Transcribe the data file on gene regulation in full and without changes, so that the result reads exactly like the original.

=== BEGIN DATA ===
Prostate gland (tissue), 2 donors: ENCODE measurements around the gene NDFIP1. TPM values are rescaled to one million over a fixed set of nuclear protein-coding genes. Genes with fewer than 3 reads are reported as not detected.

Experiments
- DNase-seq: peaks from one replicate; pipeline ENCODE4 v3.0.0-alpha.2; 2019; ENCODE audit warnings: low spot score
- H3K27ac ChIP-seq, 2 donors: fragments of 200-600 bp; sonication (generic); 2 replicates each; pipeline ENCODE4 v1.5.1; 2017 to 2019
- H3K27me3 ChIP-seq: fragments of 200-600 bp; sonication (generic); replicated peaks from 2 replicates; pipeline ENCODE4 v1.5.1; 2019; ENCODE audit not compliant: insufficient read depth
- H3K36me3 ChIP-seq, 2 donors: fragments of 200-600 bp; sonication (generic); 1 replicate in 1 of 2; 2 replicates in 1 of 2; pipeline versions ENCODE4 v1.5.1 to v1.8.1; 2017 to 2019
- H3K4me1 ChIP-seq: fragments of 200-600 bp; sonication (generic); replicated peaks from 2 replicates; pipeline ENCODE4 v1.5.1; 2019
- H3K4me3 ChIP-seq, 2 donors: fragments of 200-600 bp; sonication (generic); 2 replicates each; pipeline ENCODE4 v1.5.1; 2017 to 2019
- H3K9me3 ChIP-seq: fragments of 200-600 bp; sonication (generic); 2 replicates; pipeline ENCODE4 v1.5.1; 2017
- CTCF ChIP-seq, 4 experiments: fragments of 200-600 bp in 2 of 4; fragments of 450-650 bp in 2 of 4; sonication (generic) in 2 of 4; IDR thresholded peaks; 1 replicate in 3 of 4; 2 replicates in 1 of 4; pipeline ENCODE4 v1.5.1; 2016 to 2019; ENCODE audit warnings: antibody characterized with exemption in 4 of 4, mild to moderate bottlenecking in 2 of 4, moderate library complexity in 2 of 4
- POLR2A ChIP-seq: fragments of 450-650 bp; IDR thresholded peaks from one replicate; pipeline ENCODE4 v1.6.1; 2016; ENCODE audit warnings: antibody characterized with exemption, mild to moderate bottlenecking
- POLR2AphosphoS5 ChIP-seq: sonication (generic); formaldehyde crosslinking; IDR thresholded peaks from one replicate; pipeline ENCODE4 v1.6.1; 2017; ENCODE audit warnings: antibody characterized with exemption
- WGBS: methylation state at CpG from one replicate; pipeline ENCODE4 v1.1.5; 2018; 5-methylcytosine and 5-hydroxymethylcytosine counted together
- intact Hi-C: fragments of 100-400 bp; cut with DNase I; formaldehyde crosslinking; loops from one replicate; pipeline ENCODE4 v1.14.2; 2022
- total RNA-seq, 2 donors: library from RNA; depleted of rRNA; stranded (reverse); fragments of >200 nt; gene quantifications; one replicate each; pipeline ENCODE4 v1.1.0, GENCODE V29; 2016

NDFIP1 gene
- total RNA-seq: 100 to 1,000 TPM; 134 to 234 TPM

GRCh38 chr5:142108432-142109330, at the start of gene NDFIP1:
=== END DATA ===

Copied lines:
Prostate gland (tissue), 2 donors: ENCODE measurements around the gene NDFIP1. TPM values are rescaled to one million over a fixed set of nuclear protein-coding genes. Genes with fewer than 3 reads are reported as not detected.

Experiments
- DNase-seq: peaks from one replicate; pipeline ENCODE4 v3.0.0-alpha.2; 2019; ENCODE audit warnings: low spot score
- H3K27ac ChIP-seq, 2 donors: fragments of 200-600 bp; sonication (generic); 2 replicates each; pipeline ENCODE4 v1.5.1; 2017 to 2019
- H3K27me3 ChIP-seq: fragments of 200-600 bp; sonication (generic); replicated peaks from 2 replicates; pipeline ENCODE4 v1.5.1; 2019; ENCODE audit not compliant: insufficient read depth
- H3K36me3 ChIP-seq, 2 donors: fragments of 200-600 bp; sonication (generic); 1 replicate in 1 of 2; 2 replicates in 1 of 2; pipeline versions ENCODE4 v1.5.1 to v1.8.1; 2017 to 2019
- H3K4me1 ChIP-seq: fragments of 200-600 bp; sonication (generic); replicated peaks from 2 replicates; pipeline ENCODE4 v1.5.1; 2019
- H3K4me3 ChIP-seq, 2 donors: fragments of 200-600 bp; sonication (generic); 2 replicates each; pipeline ENCODE4 v1.5.1; 2017 to 2019
- H3K9me3 ChIP-seq: fragments of 200-600 bp; sonication (generic); 2 replicates; pipeline ENCODE4 v1.5.1; 2017
- CTCF ChIP-seq, 4 experiments: fragments of 200-600 bp in 2 of 4; fragments of 450-650 bp in 2 of 4; sonication (generic) in 2 of 4; IDR thresholded peaks; 1 replicate in 3 of 4; 2 replicates in 1 of 4; pipeline ENCODE4 v1.5.1; 2016 to 2019; ENCODE audit warnings: antibody characterized with exemption in 4 of 4, mild to moderate bottlenecking in 2 of 4, moderate library complexity in 2 of 4
- POLR2A ChIP-seq: fragments of 450-650 bp; IDR thresholded peaks from one replicate; pipeline ENCODE4 v1.6.1; 2016; ENCODE audit warnings: antibody characterized with exemption, mild to moderate bottlenecking
- POLR2AphosphoS5 ChIP-seq: sonication (generic); formaldehyde crosslinking; IDR thresholded peaks from one replicate; pipeline ENCODE4 v1.6.1; 2017; ENCODE audit warnings: antibody characterized with exemption
- WGBS: methylation state at CpG from one replicate; pipeline ENCODE4 v1.1.5; 2018; 5-methylcytosine and 5-hydroxymethylcytosine counted together
- intact Hi-C: fragments of 100-400 bp; cut with DNase I; formaldehyde crosslinking; loops from one replicate; pipeline ENCODE4 v1.14.2; 2022
- total RNA-seq, 2 donors: library from RNA; depleted of rRNA; stranded (reverse); fragments of >200 nt; gene quantifications; one replicate each; pipeline ENCODE4 v1.1.0, GENCODE V29; 2016

NDFIP1 gene
- total RNA-seq: 100 to 1,000 TPM; 134 to 234 TPM

GRCh38 chr5:142108432-142109330, at the start of gene NDFIP1: